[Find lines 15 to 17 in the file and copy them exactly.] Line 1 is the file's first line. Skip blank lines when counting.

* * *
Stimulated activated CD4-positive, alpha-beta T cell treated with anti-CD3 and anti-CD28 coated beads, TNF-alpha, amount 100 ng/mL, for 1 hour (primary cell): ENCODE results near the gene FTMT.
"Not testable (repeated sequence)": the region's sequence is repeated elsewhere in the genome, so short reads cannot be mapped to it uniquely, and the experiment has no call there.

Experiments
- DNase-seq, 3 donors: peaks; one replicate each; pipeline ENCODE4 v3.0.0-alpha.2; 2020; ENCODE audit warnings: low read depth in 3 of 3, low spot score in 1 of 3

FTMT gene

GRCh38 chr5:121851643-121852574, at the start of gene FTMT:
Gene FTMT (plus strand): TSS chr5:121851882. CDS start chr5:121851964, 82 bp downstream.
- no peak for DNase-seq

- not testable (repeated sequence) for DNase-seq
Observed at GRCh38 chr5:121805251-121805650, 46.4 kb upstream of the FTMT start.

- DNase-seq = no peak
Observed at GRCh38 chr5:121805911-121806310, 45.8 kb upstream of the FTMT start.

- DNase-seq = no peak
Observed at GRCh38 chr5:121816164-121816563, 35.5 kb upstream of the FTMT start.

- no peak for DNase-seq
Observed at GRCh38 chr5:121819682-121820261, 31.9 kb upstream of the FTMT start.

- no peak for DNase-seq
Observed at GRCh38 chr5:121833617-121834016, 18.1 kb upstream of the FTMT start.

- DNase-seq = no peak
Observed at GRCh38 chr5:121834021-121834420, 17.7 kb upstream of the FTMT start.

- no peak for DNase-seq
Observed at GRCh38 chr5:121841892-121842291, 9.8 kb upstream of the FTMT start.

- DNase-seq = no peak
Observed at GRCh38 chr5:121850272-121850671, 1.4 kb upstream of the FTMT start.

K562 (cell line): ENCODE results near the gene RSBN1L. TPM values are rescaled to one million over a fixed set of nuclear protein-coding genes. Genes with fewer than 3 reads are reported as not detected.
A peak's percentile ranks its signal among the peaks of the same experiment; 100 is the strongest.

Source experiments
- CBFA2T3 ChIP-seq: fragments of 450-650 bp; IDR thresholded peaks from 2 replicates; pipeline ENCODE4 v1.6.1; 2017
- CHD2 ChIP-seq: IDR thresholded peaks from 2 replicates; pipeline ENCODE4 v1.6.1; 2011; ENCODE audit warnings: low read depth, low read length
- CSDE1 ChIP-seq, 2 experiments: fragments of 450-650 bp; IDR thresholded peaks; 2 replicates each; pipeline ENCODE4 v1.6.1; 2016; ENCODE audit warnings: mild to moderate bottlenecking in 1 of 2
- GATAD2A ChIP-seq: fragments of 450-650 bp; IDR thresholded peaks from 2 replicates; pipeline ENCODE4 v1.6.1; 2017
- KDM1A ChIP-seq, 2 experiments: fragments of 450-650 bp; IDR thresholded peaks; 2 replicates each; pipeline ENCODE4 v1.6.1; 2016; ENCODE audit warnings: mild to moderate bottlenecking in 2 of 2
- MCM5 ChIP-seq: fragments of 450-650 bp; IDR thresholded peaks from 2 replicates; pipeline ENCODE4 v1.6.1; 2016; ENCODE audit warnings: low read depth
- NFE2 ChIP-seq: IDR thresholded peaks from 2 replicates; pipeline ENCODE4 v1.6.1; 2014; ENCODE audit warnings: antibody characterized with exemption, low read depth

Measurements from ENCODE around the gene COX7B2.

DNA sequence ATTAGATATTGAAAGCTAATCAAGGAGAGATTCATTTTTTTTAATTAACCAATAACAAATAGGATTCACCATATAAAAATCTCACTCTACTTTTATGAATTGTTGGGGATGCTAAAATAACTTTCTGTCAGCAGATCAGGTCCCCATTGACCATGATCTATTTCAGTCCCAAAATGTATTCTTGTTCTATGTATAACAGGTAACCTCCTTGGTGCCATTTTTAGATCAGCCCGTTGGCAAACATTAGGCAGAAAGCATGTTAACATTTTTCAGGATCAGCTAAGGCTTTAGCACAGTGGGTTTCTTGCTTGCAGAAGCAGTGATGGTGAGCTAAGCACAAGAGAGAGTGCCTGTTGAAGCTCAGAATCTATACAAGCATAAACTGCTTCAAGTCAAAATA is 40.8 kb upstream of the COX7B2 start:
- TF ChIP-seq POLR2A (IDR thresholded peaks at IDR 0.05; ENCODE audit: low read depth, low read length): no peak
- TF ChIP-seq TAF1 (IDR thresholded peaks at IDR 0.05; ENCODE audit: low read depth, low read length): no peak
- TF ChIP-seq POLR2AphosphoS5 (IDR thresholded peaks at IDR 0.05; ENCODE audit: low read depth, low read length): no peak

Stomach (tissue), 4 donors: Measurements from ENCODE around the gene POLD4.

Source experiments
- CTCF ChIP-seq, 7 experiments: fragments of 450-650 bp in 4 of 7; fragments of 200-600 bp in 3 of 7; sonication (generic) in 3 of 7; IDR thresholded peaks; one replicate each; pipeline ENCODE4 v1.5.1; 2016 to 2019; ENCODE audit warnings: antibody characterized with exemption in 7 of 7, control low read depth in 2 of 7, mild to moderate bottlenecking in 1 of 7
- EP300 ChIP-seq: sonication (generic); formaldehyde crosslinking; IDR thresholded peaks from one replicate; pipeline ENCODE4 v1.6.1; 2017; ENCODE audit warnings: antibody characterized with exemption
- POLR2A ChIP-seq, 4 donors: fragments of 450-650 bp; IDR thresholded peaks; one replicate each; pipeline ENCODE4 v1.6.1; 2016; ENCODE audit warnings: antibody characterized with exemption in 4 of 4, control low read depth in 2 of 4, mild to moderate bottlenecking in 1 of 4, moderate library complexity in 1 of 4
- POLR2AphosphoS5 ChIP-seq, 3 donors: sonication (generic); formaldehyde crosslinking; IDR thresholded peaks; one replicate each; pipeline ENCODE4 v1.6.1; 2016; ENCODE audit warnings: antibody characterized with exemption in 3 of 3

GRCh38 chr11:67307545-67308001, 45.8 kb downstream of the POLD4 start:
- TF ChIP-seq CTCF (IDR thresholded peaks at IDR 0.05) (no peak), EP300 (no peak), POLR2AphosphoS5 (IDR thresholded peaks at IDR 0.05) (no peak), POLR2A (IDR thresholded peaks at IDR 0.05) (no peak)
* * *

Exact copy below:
- no peak for DNase-seq
Observed at GRCh38 chr5:121819682-121820261, 31.9 kb upstream of the FTMT start.

- no peak for DNase-seq